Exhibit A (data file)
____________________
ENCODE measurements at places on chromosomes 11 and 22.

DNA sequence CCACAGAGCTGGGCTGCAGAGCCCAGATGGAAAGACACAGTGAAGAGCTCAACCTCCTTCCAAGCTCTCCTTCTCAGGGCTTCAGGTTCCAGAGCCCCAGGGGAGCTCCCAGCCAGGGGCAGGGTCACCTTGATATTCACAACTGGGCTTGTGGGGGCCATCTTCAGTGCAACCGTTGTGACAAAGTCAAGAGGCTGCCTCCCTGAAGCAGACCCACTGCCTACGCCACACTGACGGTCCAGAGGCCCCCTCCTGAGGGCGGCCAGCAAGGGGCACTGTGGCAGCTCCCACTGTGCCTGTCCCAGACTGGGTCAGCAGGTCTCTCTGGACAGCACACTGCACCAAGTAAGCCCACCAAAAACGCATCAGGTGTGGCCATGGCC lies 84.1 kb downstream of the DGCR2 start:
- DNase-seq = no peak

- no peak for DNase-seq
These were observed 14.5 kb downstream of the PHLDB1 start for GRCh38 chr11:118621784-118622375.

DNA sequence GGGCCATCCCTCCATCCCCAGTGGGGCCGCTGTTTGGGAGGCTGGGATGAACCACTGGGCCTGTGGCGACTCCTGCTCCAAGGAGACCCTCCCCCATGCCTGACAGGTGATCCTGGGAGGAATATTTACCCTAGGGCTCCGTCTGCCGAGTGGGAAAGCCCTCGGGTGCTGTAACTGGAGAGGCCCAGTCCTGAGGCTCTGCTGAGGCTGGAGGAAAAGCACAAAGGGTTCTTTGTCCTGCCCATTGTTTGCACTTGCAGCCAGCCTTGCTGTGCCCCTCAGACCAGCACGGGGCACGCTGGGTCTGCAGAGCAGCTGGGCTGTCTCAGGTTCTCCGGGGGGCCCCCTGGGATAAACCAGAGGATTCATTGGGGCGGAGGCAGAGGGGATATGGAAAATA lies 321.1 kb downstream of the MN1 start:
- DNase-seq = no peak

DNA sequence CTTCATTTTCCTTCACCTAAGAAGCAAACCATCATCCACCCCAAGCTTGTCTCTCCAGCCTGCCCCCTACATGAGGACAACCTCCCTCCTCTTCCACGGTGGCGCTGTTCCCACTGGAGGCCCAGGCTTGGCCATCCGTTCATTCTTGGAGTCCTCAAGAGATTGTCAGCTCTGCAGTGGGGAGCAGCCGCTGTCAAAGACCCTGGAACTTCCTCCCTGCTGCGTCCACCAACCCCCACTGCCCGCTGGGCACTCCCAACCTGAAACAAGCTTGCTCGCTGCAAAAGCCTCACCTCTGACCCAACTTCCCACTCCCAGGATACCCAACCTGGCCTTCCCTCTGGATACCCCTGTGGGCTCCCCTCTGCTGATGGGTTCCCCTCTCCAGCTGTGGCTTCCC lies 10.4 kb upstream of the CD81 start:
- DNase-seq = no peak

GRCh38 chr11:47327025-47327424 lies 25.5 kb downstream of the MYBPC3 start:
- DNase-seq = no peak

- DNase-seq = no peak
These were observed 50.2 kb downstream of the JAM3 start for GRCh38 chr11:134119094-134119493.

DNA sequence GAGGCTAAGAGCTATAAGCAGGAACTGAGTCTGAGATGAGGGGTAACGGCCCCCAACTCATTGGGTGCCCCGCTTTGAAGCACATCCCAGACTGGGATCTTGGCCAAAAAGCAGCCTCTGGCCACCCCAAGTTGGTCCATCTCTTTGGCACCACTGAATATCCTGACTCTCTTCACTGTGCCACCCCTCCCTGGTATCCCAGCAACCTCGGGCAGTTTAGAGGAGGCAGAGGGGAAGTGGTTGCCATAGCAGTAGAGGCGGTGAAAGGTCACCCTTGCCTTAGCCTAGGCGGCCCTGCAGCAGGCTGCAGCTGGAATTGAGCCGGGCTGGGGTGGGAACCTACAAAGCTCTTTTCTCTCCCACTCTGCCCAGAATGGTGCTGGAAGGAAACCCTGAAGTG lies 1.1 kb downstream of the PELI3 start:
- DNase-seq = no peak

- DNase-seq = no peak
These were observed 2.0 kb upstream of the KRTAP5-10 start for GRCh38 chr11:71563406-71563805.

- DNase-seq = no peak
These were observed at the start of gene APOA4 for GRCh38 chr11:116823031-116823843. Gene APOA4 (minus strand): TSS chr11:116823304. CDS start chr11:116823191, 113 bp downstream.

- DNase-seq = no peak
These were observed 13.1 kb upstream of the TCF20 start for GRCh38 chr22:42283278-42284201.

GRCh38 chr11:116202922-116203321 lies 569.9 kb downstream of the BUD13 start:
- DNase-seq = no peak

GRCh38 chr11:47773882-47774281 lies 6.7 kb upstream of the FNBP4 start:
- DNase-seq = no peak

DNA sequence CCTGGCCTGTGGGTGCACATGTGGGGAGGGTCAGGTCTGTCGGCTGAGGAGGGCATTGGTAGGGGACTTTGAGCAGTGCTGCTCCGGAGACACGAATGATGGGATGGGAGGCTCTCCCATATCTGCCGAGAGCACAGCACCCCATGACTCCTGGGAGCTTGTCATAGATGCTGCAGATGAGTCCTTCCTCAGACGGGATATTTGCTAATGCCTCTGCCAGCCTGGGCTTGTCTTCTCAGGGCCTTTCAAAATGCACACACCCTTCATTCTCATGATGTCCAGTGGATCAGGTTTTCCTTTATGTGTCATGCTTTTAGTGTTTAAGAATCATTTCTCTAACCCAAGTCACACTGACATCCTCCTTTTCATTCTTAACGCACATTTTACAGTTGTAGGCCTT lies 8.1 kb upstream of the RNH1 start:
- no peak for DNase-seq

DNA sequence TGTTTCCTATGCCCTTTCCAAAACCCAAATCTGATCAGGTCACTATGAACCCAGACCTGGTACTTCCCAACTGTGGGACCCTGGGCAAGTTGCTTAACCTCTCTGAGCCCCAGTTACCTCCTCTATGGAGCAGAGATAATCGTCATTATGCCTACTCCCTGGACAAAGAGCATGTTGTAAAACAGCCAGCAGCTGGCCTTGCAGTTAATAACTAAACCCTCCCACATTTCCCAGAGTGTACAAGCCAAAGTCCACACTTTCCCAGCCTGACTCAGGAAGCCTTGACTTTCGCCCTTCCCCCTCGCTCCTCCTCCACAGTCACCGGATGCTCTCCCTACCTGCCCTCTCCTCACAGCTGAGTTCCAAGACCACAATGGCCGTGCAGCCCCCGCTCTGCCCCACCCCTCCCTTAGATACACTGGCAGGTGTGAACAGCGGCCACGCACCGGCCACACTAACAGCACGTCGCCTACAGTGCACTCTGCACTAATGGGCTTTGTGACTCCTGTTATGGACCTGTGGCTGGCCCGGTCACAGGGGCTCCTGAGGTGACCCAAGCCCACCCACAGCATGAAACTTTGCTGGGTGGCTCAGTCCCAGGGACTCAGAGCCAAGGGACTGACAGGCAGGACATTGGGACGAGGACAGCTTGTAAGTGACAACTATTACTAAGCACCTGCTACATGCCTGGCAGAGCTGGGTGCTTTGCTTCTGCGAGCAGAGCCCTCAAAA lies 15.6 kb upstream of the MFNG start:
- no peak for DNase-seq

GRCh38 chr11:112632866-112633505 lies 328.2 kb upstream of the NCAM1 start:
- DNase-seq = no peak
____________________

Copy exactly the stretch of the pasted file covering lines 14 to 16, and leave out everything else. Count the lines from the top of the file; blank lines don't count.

DNA sequence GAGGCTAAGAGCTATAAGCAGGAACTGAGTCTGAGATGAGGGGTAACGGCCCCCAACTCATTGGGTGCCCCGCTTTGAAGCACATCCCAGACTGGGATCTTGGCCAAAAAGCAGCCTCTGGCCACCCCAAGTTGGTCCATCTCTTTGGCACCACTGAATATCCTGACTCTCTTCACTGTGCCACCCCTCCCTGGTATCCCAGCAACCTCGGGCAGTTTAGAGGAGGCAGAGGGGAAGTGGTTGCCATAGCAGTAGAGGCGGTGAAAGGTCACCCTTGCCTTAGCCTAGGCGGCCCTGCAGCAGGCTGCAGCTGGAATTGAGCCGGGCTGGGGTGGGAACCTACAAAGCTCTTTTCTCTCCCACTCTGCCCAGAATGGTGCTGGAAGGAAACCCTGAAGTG lies 1.1 kb downstream of the PELI3 start:
- DNase-seq = no peak

- DNase-seq = no peak